- I already use PesaPal to sell some products on Blogscheme, which means no learning curve for me here.
Using the PesaPal Module for WHMCS?
How did I even know that PesaPal has an addon/module for WHMCS?
I still smile when I remember how I came across this useful bit of information. I was researching other companies that offer web hosting services in Kenya when I came across the nugget.
Before I venture into any business, I like to do a thorough competitor analysis. I want to know who I am against. I want to see what my competitors’ Goliath and their Heel of Achilles is. I want to test out every system that they are using, and see how they fair against what I have. It was in the process of this research that I came across a web hosting company that is using WHMCS and accepting payments via PesaPal. That was my Eureka! moment. Google took care of everything else from there.
Installing the PesaPal WHMCS Module
In my rush to have PesaPal’s WHMCS payment gateway up and running as fast as I could, I made a mistake that took me a few minutes to diagnose. Instead of uploading the unzipped file to the Modules/Gateways directory of my WHMCS directory, I uploaded it in the Modules/Addons directory. I spent a few minutes wondering why I couldn’t see the option to activate it. After a few minutes of ruthless head-scratching and feeling completely useless, I went back and read the ReadMe file that comes with PesaPal WHMCS addon. Don’t repeat the same mistake.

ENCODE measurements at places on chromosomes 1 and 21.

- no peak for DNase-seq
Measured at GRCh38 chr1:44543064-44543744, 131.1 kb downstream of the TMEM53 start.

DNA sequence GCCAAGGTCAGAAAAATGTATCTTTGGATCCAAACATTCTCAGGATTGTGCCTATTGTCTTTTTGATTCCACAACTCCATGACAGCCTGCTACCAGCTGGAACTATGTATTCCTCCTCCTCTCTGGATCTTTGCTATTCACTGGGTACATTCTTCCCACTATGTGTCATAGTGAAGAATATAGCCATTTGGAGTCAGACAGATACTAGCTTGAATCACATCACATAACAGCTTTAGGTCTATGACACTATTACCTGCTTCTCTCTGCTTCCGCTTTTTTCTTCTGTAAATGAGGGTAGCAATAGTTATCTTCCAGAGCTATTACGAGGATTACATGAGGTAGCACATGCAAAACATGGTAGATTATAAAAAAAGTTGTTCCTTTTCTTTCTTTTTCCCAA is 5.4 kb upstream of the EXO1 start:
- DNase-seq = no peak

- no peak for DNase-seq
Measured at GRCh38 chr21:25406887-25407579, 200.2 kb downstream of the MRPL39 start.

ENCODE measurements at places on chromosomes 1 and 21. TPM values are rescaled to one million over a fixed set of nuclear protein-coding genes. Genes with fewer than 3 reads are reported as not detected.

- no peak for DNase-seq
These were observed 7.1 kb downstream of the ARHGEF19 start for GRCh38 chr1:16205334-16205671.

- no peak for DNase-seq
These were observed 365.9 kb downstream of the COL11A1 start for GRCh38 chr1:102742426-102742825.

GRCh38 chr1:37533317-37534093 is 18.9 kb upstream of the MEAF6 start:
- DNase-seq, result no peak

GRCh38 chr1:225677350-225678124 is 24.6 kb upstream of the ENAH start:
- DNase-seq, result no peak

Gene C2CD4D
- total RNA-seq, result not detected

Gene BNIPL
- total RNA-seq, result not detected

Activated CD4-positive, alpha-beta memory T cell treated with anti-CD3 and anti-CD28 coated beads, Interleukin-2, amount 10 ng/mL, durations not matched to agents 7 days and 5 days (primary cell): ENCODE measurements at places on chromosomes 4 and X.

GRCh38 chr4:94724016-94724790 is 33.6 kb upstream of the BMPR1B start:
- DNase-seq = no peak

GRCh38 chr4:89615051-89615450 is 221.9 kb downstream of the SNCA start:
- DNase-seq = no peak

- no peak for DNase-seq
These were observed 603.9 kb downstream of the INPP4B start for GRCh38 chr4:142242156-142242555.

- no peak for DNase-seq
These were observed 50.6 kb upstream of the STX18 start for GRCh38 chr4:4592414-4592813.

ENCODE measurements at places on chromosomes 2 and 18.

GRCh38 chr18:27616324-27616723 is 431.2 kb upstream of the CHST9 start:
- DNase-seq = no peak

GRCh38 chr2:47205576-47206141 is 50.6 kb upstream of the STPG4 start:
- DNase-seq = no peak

Here is the proper way to install PesaPal WHMCS addon:
- Download the package from WHMCS Appstore or from PesaPal’s Official Extensions Directory
- Unzip the package to a folder in your computer. This step will unzip the main folder ‘PesaPal WHMCS’. You will upload the contents of this folder separately via your FTP software.
- Grab the PesaPal folder (this is a sub-folder inside the main PesaPal WHMCS folder) and the pesapal.php file and upload them in the WHMCS modules/gateways directory.
- Grab the PesaPal.php file from the callback folder and upload it into Modules/gateways/callbacks directory of your main WHMCS installation
- Open the templates folder of your downloaded/unzipped package. Grab the pesapal_callback.tpl and pesapla_iframe.tpl and upload them into your WHMCS templates directory.
- Head over to setup-payments-payments gateway on admin section of your WHMCS installation and enable PesaPal. It will probably be at the bottom of the list. Enter your WHMCS username and the Consumer Secret and API key from PesaPal and click save.
You have eaten the largest part of the pie. Don’t forget to try payments on a demo account before you roll it out on a live account. PesaPal provides sandbox to test payments before you take it live. Open your demo account here.
Don’t forget to replace your API credentials with your live account details when you are done with testing on the demo account.
I am still running tests with the PesaPal WHMCS addon, and closing my fingers that everything works out right.
Till next time. I am still yours faithfully, Patoh.